Tax receipts for the Treasury are down, when you exclude the Buy-to-Let rush of March/April 2016 and the government has only themselves to blame for this. As the renowned American economist Arthur Laffer was often quoted “if taxes are too high, people do their best to avoid them”.

Were a Capital Gains tax be applied to personal, private residences (PPR) above £5million, it would be the death knell of the Property Market as we know it, particularly in London and it would be ‘sayonara’ for everyone connected with it

As has been muted in the press recently, were a Capital Gains tax be applied to personal, private residences (PPR) above £5million, it would be the death knell of the Property Market as we know it, particularly in London and it would be ‘sayonara’ for everyone connected with it.

Whilst I have been in the game for over 40 years and successfully traversed four recessions along the route, if this additional tax were to be imposed on top of the Stamp Duty debacle, it would signal the end of the road for the markets in the higher sector in London. It may then be an opportunity to play more golf, go fishing and spend more time with the family. Who would have thought that the perpetrator of this intractable problem would be a Conservative government?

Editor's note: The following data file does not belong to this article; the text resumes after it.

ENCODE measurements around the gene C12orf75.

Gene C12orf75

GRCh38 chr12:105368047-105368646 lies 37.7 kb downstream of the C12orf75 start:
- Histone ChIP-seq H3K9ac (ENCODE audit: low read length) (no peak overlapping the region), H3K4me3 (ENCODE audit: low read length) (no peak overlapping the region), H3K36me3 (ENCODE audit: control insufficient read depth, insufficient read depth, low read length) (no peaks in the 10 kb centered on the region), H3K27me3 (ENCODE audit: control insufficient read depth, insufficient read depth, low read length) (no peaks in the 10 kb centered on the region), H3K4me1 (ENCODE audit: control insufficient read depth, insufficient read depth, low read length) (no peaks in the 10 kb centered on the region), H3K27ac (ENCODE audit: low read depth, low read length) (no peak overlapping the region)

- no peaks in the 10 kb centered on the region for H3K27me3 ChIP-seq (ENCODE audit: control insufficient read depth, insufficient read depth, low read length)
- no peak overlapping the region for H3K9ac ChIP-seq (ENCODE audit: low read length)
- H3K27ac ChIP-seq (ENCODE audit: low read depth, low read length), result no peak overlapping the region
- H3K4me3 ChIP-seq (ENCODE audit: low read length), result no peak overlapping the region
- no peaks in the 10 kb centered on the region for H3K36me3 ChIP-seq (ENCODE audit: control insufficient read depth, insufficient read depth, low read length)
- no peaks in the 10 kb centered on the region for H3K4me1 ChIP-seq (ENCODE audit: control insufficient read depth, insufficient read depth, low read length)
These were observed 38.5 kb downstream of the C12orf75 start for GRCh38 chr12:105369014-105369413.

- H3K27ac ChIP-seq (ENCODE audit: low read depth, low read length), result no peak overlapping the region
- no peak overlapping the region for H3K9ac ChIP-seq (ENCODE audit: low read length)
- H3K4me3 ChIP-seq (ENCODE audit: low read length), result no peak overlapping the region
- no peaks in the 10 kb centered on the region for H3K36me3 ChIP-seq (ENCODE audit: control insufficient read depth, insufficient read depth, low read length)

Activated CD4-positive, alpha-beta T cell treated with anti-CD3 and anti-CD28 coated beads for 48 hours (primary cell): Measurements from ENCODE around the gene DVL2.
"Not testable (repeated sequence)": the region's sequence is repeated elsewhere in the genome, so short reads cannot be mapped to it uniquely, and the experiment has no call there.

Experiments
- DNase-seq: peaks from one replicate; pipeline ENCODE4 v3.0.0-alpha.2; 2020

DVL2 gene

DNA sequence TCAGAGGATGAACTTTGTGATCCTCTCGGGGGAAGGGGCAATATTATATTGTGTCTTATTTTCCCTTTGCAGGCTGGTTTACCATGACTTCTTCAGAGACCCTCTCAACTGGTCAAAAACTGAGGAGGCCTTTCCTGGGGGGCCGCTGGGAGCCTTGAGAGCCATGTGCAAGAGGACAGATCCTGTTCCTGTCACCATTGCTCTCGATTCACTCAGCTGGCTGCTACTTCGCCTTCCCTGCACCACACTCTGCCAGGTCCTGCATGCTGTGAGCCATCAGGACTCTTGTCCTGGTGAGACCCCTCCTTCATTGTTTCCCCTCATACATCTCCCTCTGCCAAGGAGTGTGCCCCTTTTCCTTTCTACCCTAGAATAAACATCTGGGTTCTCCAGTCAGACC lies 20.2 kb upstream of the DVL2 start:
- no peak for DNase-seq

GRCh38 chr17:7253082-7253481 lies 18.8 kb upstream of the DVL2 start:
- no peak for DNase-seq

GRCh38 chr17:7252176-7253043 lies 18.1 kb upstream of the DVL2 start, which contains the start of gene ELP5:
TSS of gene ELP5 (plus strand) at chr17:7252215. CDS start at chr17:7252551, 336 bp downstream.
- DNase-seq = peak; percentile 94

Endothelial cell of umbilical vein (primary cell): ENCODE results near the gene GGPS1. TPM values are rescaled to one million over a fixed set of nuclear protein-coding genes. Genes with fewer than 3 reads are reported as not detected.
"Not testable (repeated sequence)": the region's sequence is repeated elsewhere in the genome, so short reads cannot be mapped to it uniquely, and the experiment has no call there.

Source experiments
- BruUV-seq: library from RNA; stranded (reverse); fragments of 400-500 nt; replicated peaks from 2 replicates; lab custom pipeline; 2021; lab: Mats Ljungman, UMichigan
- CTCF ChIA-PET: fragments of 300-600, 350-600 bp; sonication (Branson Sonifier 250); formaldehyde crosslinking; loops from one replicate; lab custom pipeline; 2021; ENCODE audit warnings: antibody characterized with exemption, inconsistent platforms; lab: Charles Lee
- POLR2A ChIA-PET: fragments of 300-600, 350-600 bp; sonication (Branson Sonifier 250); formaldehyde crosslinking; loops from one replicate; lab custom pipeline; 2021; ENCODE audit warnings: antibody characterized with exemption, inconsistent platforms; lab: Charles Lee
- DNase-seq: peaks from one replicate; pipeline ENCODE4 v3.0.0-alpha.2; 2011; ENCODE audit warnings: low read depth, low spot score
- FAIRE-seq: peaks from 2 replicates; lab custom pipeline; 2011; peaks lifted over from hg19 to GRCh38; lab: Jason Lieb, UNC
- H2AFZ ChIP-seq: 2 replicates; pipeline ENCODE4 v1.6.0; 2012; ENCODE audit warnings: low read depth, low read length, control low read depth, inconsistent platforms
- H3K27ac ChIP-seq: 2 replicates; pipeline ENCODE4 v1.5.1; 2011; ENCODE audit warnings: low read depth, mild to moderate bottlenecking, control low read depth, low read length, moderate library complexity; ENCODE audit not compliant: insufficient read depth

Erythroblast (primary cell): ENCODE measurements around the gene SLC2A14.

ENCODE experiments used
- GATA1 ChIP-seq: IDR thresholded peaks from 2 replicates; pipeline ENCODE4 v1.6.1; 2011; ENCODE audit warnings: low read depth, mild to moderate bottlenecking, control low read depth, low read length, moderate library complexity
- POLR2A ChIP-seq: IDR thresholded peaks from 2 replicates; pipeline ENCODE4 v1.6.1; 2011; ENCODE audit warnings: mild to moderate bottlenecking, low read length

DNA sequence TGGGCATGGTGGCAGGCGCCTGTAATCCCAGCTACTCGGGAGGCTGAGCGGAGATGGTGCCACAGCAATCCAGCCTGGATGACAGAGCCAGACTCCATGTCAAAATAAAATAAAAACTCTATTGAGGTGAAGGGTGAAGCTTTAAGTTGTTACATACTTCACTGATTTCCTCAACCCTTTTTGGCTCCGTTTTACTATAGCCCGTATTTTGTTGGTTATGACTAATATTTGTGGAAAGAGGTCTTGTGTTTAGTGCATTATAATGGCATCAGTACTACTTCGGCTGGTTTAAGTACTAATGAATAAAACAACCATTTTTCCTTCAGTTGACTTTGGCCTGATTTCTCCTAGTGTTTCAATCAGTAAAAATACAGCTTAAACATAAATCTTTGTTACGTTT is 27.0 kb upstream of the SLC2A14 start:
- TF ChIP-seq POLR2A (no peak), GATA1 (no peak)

I hope that the Chancellor is listening to this good advice, since retail spending is down and as we all know, a healthy, growing residential property market is a prime stimulant for the UK economy as a whole and helps debt shrink in relation to equity for many homeowners.

Don’t forget, over time asset owners have become wealthier, whilst non-asset owners have become poorer and this applies across the value range from cottages to castles.

Take note Mr. Hammond, if you are still the Chancellor by the autumn.

Trevor Abrahmsohn is Managing Director of Glentree Estates

glentree.co.uk